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Important This document may not represent best practices for current development, links to downloads and other resources may no longer be valid. Current recommended version can be found here.

Using the Object Model to Upgrade

Windows SharePoint Services 3

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The object model of the Microsoft.SharePoint.Upgrade namespace provides a means to define upgrade actions for an application built upon the Microsoft Windows SharePoint Services platform when upgrading to the next version or build of SharePoint. You define a sequence of actions to perform various specific tasks in a consistent manner as required by an application to upgrade to a new version or build of Windows SharePoint Services.

The SPAction class is the base class from which to derive custom classes designed for specific needs in an upgrade. You can create classes that inherit from SPAction, or use the SPDatabaseAction class in the specific case of defining actions for upgrading databases. Override the Upgrade method to execute upgrade logic.

The SPSequence class is the ultimate base class for the other sequence classes in the Microsoft.SharePoint.Upgrade namespace, which includes SPActionSequence, from which derives SPDatabaseSequence, SPIisWebSiteSequence, SPPersistedObjectSequence, and SPSiteSequence. The object model also provides resources such as the SPManager and SPMigrator classes to access upgrade properties and migrate installations. Use the SPUpgradeException class to trap exceptions specific to Windows SharePoint Services.

A good practice is to create a super class that derives from an action or sequence class of the Microsoft.SharePoint.Upgrade namespace, and create other classes that derive from your super class to perform specific upgrade actions. A custom upgrade application may require, for example, actions for upgrading a server farm, as well as actions that upgrade Internet Information Services (IIS) Web sites, databases, SharePoint site collections, Web applications, and servers.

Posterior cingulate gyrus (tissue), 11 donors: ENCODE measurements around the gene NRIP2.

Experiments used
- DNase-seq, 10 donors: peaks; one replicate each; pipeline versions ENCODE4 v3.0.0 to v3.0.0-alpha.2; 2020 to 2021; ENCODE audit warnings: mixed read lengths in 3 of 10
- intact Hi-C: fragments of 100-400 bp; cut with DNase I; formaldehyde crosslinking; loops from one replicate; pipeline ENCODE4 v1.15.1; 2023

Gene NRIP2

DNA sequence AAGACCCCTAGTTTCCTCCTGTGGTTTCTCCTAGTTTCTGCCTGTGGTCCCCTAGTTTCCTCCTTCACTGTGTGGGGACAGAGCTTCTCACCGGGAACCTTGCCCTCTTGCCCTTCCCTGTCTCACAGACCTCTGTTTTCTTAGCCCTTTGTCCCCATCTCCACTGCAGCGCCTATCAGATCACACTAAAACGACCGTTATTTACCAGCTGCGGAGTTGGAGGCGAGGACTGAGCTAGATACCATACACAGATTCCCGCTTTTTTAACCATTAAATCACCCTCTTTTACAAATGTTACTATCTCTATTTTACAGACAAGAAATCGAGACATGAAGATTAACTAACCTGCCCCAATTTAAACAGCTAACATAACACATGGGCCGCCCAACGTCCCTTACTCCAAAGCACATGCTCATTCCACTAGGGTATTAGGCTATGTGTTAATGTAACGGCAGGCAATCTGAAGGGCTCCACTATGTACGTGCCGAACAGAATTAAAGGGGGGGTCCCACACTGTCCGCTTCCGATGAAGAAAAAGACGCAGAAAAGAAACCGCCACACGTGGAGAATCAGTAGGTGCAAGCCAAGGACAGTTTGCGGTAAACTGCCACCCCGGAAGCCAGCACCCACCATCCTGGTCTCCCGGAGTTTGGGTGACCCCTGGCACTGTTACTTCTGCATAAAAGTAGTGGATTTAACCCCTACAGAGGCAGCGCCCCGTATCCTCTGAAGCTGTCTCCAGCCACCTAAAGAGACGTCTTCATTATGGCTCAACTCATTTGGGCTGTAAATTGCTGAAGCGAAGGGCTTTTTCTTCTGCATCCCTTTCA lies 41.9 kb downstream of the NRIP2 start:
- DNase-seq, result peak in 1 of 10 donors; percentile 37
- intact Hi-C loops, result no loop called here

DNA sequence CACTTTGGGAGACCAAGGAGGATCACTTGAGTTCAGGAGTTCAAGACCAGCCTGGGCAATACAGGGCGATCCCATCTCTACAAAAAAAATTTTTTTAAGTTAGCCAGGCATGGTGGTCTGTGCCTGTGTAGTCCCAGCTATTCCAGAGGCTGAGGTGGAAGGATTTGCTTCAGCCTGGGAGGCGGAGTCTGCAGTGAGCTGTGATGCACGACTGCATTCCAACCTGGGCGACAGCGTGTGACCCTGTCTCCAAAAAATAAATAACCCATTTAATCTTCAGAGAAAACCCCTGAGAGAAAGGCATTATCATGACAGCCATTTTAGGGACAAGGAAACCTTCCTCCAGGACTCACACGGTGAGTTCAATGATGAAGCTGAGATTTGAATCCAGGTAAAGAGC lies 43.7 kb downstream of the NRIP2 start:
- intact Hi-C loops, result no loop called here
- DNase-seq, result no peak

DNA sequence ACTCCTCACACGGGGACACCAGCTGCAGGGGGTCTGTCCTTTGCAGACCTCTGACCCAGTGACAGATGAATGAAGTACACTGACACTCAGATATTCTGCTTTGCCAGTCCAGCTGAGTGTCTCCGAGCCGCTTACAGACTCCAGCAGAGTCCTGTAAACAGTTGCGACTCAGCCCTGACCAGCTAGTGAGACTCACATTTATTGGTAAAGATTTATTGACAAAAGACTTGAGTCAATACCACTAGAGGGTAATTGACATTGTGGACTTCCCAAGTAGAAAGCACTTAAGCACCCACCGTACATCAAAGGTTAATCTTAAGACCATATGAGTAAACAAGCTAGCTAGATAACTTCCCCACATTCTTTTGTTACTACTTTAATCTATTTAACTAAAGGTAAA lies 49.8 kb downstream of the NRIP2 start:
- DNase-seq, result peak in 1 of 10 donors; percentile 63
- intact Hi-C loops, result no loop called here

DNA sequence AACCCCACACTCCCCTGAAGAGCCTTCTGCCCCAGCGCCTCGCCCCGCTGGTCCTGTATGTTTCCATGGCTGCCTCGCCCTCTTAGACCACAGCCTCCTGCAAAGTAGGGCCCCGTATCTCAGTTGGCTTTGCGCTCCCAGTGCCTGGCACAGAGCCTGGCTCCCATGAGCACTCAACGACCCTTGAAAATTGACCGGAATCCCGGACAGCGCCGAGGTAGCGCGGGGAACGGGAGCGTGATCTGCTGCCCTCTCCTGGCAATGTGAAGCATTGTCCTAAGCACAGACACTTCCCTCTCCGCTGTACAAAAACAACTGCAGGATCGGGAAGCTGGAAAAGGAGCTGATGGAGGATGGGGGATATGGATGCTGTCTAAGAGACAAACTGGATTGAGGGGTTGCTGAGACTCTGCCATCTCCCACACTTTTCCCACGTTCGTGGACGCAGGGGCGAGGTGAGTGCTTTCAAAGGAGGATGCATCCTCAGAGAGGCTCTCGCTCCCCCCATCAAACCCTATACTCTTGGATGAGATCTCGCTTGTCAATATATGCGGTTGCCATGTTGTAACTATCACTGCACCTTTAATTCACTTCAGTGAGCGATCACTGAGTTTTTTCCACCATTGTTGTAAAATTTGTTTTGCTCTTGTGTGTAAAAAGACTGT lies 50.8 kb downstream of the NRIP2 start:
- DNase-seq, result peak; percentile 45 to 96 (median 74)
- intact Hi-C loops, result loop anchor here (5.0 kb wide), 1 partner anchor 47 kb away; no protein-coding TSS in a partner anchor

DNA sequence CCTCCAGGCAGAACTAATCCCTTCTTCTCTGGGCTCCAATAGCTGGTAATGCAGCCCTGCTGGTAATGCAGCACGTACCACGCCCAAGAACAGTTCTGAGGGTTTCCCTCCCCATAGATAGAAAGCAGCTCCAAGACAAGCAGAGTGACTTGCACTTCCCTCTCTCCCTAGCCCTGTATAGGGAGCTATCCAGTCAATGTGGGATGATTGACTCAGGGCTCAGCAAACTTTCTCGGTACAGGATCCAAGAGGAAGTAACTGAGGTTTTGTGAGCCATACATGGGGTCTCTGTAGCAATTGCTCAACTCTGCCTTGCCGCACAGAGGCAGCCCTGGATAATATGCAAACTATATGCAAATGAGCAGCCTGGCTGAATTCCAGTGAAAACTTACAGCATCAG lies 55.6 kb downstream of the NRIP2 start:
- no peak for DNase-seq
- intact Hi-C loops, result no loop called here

An upgrade sequence class has attribution that specifies the base type of upgrade action to load and run. Each upgrade action has a version attribute tag like the following that helps to identify whether a particular upgrade action needs to run or not, by comparing the current version of the resource being upgraded with the target version of the upgrade action. The version attribute tag is also used in sorting the individual upgrade actions.

[TargetSchemaVersion("12.0.1.0")]
[ActionBaseType(typeof(MyWebAppAction))]
[TargetUpgradableObject(typeof(SPWebApplication))]

The TargetSchemaVersion attribute of the sequence must match the TargetSchemaVersion attribute of the latest update action in the action module.

After you create classes that derive from classes in the Microsoft.SharePoint.Upgrade namespace, you can register your assembly by creating a configuration file in the Local_Drive:\Program Files\Common Files\Microsoft Shared\web server extensions\12\Config\Upgrade folder. A configuration file is an XML file that indicates the DLL and class names for all plug-ins. These files are used at run-time to instantiate the correct classes and execute them by using reflection.

A configuration file looks like the following:

<?xml version='1.0'?>
<Config xmlns="urn:Microsoft.SharePoint.Upgrade">
  <Assembly Name="Microsoft.Office.Server, Version=12.0.0.0, Culture=neutral, PublicKeyToken=94de0004b6e3fcc5, Custom=null">     <Order>3</Order>
  </Assembly>
</Config>

The Name attribute in the Assembly tag indicates the name of an assembly that contains the upgrade sequence for a particular upgradeable resource. The Order node indicates the order of this sequence with respect to the upgrade sequence of another resource of the same type. For example, a Windows SharePoint Services upgrade sequence has an order 1 and runs before any other upgrade sequence.

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